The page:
Caroline On… The 1951 Convention of Refugees
Whilst praising the benefits of the “fantastic” Convention of Refugees (a document designed to provide help to the world’s most needy), Caroline outlined the document’s gendered flaws. As the document was written with the male experience in mind, Caroline told the audience how it is much easier for a man to claim asylum than for a woman. One of the key reasons for this is that asylum can only be claimed in cases where persecution is motivated by religion, sexuality or political beliefs. Persecution on the grounds of gender does not currently justify an asylum claim, despite the fact that FGM, forced marriage and sex trafficking are clearly gender based abuses. Women are also less likely to have the financial means to flee the country in which they are being persecuted in order claim asylum.
Caroline explained that although the Convention of Refugees was not intended to disadvantage women when it was drawn up in 1951, the fact that these obstacles for women remain and amendments have not been made, shows an unwillingness to help the millions of women being persecuted for their gender.
Caroline On…Shaving Her Armpits
Caroline controversially disagrees with the school of feminist thought which says, “I can choose to wax and shave and this doesn’t make me any less of a feminist”. Caroline explained her stance on this subject saying, she shared the view of second wave feminists who believed that this “choice” was a sign of “false consciousness”. She explained her point further saying, “you have to question the concept of free choice if everyone is making the same choice”. Caroline also admitted her “flaws” saying, “I shave my armpits. I am a terrible feminist”.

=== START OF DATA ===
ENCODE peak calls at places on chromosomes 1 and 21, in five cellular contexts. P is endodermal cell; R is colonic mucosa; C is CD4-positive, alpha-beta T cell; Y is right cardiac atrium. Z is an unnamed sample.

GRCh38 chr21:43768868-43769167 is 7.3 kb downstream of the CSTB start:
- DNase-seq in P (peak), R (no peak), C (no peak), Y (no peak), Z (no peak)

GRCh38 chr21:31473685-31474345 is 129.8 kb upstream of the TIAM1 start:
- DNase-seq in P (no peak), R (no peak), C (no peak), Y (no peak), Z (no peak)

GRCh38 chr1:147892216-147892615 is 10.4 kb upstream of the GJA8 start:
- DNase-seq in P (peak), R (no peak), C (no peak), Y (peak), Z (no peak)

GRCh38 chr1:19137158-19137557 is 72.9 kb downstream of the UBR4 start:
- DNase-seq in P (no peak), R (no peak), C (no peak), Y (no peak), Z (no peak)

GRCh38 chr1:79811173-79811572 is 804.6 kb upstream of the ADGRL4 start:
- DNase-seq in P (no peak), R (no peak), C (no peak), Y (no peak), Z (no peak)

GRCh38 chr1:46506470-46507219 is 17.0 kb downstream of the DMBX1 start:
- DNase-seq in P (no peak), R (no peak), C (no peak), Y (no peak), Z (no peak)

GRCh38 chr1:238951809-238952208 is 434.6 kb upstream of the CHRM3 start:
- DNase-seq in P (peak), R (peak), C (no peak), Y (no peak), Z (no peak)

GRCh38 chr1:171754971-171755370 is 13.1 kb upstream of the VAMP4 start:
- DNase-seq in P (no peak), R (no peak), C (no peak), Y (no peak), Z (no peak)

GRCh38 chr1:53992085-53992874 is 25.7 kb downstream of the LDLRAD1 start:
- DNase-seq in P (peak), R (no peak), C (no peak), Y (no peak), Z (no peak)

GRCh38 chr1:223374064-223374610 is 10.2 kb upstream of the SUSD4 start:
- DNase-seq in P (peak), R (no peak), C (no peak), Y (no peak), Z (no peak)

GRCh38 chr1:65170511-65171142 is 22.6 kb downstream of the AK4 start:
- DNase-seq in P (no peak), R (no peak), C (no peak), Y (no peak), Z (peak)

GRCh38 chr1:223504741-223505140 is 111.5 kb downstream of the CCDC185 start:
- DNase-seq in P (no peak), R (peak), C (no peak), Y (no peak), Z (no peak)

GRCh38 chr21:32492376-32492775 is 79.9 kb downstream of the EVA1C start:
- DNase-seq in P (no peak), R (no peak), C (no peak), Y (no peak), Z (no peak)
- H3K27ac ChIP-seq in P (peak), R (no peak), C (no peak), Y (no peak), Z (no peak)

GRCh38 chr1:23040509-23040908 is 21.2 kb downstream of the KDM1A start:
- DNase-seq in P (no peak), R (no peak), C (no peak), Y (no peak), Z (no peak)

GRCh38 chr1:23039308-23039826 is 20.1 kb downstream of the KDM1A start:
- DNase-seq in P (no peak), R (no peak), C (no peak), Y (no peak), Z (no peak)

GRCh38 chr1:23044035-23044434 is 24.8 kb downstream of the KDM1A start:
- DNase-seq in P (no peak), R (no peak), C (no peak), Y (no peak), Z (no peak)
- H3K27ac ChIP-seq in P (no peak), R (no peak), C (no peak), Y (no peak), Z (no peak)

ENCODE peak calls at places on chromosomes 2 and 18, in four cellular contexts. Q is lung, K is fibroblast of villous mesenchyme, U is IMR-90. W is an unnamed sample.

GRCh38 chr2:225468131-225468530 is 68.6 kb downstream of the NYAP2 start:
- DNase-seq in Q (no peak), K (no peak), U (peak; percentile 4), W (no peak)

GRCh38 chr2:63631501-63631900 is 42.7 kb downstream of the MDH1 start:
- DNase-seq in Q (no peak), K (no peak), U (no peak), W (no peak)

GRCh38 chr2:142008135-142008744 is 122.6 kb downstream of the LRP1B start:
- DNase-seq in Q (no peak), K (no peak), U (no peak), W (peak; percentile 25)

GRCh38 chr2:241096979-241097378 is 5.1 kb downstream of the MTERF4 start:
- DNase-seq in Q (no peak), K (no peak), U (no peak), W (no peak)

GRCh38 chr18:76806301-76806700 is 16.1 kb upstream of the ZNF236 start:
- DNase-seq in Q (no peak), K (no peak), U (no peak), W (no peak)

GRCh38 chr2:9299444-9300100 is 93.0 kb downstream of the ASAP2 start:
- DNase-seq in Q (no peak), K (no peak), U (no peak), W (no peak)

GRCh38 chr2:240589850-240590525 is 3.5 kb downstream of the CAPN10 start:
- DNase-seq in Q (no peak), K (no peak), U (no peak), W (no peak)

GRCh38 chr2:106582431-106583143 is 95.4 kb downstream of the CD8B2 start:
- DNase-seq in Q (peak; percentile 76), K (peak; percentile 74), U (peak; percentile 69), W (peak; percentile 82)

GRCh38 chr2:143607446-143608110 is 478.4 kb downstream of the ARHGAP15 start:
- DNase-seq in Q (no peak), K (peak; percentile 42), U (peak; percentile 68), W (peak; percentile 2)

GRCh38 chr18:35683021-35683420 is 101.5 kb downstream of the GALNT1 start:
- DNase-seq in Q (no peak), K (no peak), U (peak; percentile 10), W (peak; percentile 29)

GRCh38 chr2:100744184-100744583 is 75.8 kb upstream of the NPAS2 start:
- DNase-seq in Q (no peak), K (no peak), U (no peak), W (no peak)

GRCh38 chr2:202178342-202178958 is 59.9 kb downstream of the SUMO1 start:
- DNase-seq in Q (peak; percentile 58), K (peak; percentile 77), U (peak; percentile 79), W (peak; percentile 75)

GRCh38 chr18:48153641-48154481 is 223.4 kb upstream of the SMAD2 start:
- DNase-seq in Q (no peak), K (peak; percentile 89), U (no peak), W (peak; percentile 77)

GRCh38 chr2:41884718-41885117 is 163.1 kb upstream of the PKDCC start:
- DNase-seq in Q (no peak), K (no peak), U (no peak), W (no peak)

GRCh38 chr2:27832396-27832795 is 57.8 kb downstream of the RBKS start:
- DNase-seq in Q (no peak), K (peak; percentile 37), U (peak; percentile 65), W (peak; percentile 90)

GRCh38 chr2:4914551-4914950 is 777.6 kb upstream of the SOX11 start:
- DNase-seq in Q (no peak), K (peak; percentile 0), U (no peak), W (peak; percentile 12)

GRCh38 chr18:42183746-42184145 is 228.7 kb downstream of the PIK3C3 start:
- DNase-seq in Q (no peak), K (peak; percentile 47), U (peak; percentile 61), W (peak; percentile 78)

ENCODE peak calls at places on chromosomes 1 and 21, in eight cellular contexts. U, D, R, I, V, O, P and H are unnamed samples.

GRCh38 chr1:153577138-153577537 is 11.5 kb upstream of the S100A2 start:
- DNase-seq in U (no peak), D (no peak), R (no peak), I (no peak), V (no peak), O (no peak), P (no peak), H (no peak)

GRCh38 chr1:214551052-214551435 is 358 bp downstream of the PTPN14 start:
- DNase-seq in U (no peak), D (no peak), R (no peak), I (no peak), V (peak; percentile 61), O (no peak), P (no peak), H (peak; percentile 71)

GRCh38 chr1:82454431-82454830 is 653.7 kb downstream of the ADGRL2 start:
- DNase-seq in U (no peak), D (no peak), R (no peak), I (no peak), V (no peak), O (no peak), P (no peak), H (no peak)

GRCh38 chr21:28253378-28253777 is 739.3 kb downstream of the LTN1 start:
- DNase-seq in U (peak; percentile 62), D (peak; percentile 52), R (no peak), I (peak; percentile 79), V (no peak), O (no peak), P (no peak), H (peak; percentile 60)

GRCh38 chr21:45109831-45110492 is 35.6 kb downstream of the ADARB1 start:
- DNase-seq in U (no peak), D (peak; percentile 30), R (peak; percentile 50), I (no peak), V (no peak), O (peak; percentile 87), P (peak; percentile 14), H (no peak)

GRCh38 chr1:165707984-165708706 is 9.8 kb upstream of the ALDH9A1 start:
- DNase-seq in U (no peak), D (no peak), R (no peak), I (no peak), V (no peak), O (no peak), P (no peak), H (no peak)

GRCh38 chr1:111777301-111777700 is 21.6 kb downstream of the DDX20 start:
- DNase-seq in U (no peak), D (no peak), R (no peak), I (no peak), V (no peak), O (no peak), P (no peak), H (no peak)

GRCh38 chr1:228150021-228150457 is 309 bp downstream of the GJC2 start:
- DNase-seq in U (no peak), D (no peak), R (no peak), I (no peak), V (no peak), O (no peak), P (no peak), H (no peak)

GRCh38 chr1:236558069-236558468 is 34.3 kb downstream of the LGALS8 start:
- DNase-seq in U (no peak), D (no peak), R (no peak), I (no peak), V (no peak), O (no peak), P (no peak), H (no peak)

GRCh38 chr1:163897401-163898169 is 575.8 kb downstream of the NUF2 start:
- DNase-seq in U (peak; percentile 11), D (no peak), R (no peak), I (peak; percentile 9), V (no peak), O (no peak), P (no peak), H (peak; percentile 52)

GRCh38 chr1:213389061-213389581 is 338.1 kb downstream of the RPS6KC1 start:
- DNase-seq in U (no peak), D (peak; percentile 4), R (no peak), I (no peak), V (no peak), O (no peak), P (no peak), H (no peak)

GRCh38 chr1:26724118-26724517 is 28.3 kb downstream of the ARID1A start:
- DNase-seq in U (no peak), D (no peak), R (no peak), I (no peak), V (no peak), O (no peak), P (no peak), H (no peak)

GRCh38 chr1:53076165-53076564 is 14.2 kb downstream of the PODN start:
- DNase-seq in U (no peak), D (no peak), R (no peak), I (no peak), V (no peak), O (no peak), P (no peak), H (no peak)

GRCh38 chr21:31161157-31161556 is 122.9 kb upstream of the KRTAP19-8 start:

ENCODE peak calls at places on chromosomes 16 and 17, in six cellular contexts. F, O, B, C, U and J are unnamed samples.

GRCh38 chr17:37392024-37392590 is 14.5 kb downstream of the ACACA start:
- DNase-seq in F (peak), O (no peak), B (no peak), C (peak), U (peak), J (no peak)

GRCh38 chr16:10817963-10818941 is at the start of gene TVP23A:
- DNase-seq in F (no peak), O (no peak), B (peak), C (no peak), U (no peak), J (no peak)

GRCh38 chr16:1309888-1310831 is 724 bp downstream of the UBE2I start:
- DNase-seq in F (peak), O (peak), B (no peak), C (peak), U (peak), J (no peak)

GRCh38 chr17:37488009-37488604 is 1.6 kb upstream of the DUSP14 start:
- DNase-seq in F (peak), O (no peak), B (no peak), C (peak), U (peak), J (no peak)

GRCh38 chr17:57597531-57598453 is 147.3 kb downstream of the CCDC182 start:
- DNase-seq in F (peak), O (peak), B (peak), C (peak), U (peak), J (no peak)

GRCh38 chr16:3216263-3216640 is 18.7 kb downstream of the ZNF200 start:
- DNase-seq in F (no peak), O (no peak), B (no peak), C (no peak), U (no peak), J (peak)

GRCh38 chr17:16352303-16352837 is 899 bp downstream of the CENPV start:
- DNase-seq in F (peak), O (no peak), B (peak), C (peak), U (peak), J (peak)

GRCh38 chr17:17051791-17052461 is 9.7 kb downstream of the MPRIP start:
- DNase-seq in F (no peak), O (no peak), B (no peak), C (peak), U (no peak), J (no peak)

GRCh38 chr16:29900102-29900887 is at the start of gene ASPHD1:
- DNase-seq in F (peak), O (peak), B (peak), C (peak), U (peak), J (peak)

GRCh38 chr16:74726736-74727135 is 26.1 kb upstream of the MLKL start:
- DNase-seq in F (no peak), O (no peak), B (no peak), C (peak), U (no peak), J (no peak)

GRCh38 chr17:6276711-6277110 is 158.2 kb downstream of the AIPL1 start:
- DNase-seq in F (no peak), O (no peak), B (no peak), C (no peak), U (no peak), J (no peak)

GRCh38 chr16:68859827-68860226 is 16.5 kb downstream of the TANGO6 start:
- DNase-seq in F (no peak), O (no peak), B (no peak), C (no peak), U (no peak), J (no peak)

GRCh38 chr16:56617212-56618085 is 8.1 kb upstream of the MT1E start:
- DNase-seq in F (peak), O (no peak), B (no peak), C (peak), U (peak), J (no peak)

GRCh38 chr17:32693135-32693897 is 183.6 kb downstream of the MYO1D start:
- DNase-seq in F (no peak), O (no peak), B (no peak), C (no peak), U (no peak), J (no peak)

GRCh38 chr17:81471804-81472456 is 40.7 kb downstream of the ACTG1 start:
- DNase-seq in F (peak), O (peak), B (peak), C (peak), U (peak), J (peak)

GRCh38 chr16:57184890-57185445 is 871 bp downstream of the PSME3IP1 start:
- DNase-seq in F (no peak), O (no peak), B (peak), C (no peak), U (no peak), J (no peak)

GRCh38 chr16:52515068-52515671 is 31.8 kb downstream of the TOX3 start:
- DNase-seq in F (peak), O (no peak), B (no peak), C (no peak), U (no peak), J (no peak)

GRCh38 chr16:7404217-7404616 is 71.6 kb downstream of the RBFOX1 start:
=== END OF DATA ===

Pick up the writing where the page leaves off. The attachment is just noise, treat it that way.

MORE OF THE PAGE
Caroline On…The Importance of Female Role Models
Caroline spoke about her interest in the study of female role models and how they effect women’s confidence, performance and self belief. She cited one study, which focused on women’s performances in maths tests, where one test was conducted by a stereotypically “ditsy” woman and the other by a woman who was “perceived to be competent in maths”. In the first test, women did considerably worse than men. However, in the second test, women out-performed the men and got considerably better results, therefore proving that we are susceptible to “stereotype threat”. It was also discovered that something as simple as ticking a box to declare your gender, led to women performing worse in maths tests. Caroline went on to link this to the importance of female role models in school, in business and in the media.
Caroline On…Who Inspires Her
When discussing which chapter of her book stayed with her the most, Caroline shared the the story of Rebecca Gomperts: a Dutch doctor, who goes to countries where abortion is illegal and performs abortions in international waters. In Portugal, war ships were deployed to stop Rebecca from entering their waters and across the world she is viewed as a threat to national security. Find out more about Rebecca’s work here.
This blog post originally appeared here.